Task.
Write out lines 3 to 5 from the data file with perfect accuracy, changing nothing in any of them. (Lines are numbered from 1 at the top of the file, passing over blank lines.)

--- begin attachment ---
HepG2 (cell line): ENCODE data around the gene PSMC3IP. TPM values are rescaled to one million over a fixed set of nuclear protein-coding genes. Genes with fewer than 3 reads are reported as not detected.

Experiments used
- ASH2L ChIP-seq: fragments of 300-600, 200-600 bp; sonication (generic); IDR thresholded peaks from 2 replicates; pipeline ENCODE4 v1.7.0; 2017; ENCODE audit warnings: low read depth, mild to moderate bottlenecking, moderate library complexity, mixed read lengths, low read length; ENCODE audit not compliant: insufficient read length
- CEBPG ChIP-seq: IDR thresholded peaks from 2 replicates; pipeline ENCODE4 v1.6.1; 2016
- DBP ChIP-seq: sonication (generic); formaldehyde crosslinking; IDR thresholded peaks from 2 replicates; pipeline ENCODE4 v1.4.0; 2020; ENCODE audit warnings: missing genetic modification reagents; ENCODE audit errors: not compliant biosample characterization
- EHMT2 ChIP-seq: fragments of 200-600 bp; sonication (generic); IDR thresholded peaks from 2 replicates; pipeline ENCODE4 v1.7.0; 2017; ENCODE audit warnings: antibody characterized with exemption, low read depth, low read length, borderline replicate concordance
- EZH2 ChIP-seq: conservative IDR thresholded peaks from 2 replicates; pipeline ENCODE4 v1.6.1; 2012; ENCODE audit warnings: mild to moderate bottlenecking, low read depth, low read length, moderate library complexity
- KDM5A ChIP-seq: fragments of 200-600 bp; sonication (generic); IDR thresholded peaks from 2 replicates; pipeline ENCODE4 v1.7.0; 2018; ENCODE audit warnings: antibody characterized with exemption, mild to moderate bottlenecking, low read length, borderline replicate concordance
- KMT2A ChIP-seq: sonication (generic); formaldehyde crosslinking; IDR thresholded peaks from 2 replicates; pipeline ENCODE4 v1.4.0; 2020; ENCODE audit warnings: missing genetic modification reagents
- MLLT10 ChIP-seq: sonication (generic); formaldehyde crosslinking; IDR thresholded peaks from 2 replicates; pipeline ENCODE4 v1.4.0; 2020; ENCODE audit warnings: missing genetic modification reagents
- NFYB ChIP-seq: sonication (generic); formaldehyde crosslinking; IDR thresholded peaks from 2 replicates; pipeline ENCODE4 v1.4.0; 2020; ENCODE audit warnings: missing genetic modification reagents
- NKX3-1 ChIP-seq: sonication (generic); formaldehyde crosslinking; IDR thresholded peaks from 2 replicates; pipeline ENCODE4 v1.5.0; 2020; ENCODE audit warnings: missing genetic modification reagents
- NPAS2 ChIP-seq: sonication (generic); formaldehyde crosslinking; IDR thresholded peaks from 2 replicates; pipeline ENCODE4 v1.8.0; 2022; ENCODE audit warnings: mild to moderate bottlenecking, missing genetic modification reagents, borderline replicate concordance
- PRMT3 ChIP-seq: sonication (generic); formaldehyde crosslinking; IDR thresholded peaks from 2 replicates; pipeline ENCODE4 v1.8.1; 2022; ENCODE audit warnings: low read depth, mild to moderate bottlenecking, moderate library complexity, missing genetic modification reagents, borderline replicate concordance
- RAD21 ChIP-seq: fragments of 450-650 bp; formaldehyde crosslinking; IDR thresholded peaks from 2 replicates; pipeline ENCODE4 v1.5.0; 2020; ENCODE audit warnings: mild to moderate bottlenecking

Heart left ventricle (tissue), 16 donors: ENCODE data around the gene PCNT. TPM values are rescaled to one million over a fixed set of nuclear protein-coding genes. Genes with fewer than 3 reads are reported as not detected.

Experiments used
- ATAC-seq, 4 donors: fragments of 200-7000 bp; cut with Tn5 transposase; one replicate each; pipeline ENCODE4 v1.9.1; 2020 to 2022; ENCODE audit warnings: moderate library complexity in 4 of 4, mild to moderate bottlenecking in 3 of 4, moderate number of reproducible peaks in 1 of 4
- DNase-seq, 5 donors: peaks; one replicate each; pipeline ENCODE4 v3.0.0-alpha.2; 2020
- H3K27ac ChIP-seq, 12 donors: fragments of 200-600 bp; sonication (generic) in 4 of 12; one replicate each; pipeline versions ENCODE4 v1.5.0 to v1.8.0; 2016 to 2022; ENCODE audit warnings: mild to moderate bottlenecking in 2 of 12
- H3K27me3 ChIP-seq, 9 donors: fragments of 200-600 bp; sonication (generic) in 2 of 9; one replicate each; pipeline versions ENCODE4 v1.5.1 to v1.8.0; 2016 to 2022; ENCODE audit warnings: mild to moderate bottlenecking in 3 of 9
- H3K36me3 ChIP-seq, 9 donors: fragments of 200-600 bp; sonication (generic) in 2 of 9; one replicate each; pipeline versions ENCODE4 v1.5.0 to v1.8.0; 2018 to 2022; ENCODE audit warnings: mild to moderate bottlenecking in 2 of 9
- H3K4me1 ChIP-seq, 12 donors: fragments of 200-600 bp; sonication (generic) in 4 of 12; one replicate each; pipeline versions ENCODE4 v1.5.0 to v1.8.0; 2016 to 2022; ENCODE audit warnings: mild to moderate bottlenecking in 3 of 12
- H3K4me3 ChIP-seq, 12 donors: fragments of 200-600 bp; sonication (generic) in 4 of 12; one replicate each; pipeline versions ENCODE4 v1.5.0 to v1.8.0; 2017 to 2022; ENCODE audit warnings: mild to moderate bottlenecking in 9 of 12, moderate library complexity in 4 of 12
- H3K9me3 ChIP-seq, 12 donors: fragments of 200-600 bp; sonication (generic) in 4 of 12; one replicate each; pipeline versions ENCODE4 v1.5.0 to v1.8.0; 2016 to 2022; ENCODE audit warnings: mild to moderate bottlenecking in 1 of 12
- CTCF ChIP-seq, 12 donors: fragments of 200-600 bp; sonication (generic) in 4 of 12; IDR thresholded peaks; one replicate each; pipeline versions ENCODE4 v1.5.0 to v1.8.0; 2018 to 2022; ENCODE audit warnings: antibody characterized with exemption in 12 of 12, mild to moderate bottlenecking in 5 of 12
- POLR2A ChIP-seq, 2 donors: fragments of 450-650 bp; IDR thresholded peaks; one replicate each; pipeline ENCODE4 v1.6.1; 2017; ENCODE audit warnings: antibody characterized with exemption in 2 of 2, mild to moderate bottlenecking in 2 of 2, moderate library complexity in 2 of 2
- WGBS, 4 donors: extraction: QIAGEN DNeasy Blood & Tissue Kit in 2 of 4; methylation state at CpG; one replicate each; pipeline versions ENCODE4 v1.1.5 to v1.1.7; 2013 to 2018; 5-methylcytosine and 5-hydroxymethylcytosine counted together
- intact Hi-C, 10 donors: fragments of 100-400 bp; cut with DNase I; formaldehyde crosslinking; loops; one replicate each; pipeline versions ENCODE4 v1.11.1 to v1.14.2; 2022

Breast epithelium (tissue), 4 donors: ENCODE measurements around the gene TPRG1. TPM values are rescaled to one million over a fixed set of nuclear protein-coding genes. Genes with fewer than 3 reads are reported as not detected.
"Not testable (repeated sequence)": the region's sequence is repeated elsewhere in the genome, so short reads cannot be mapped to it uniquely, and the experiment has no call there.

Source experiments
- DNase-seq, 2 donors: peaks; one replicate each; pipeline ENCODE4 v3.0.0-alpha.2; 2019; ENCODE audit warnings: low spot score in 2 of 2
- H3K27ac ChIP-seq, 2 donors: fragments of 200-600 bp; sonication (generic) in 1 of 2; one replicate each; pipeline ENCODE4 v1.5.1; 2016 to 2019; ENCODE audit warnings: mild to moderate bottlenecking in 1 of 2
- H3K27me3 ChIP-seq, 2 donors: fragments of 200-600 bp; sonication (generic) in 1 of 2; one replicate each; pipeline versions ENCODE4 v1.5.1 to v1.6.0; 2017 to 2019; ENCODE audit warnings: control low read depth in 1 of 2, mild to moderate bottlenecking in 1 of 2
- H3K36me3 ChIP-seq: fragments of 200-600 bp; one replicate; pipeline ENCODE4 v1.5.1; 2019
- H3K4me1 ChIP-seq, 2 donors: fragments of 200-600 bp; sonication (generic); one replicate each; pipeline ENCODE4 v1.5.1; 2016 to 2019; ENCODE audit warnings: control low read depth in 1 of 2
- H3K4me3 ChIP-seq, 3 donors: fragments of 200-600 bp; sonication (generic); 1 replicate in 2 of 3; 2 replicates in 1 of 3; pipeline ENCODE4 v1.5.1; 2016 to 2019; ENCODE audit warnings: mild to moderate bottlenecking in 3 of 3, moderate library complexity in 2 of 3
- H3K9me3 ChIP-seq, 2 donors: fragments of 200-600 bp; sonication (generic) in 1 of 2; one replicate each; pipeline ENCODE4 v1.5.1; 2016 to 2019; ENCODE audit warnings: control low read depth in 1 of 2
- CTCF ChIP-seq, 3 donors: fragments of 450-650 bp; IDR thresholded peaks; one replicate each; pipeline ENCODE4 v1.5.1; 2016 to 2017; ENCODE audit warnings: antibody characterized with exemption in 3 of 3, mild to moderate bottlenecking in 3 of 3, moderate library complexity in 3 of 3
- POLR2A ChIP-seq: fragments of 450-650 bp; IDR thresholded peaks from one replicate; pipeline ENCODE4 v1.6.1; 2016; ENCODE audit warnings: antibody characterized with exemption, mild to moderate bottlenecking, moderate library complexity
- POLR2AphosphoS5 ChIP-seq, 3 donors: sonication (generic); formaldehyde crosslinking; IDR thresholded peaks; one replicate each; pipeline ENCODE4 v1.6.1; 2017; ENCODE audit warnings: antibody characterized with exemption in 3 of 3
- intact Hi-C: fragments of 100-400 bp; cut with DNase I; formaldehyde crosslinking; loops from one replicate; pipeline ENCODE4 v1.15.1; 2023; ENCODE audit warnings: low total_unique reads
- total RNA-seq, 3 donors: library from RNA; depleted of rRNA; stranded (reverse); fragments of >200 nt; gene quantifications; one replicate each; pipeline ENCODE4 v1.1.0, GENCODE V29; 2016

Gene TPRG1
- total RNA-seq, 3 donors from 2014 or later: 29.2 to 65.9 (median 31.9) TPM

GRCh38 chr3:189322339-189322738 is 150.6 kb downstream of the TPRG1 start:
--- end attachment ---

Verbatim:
- ASH2L ChIP-seq: fragments of 300-600, 200-600 bp; sonication (generic); IDR thresholded peaks from 2 replicates; pipeline ENCODE4 v1.7.0; 2017; ENCODE audit warnings: low read depth, mild to moderate bottlenecking, moderate library complexity, mixed read lengths, low read length; ENCODE audit not compliant: insufficient read length
- CEBPG ChIP-seq: IDR thresholded peaks from 2 replicates; pipeline ENCODE4 v1.6.1; 2016
- DBP ChIP-seq: sonication (generic); formaldehyde crosslinking; IDR thresholded peaks from 2 replicates; pipeline ENCODE4 v1.4.0; 2020; ENCODE audit warnings: missing genetic modification reagents; ENCODE audit errors: not compliant biosample characterization